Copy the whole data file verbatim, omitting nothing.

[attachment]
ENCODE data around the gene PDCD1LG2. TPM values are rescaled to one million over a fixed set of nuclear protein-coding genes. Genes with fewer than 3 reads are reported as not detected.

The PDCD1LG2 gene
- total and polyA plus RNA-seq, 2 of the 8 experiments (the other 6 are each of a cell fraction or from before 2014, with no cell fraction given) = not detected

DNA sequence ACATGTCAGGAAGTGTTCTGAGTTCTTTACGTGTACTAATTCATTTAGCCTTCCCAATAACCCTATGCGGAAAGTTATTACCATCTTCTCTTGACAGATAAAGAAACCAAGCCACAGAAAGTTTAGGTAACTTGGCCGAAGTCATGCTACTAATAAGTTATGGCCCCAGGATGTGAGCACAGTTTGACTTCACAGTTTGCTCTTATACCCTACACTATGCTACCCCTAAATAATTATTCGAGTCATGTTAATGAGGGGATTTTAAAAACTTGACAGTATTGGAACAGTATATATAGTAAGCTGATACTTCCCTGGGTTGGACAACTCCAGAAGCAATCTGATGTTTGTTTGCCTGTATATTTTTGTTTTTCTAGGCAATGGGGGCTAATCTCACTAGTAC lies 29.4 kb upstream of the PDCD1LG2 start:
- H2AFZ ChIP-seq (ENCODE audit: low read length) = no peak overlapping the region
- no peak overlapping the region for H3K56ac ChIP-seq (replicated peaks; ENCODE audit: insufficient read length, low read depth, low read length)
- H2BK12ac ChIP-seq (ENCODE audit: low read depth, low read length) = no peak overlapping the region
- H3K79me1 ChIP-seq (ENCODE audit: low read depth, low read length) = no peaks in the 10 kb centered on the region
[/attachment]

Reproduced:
ENCODE data around the gene PDCD1LG2. TPM values are rescaled to one million over a fixed set of nuclear protein-coding genes. Genes with fewer than 3 reads are reported as not detected.

The PDCD1LG2 gene
- total and polyA plus RNA-seq, 2 of the 8 experiments (the other 6 are each of a cell fraction or from before 2014, with no cell fraction given) = not detected

DNA sequence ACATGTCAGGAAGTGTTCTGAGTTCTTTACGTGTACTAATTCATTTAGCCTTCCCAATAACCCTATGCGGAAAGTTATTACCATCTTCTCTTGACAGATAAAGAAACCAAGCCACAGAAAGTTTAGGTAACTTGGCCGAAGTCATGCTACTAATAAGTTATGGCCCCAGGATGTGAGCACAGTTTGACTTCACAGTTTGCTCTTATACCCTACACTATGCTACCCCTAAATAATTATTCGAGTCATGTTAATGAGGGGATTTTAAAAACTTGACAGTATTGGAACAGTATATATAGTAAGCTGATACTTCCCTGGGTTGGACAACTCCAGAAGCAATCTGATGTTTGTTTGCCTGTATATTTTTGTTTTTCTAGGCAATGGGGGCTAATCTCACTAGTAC lies 29.4 kb upstream of the PDCD1LG2 start:
- H2AFZ ChIP-seq (ENCODE audit: low read length) = no peak overlapping the region
- no peak overlapping the region for H3K56ac ChIP-seq (replicated peaks; ENCODE audit: insufficient read length, low read depth, low read length)
- H2BK12ac ChIP-seq (ENCODE audit: low read depth, low read length) = no peak overlapping the region
- H3K79me1 ChIP-seq (ENCODE audit: low read depth, low read length) = no peaks in the 10 kb centered on the region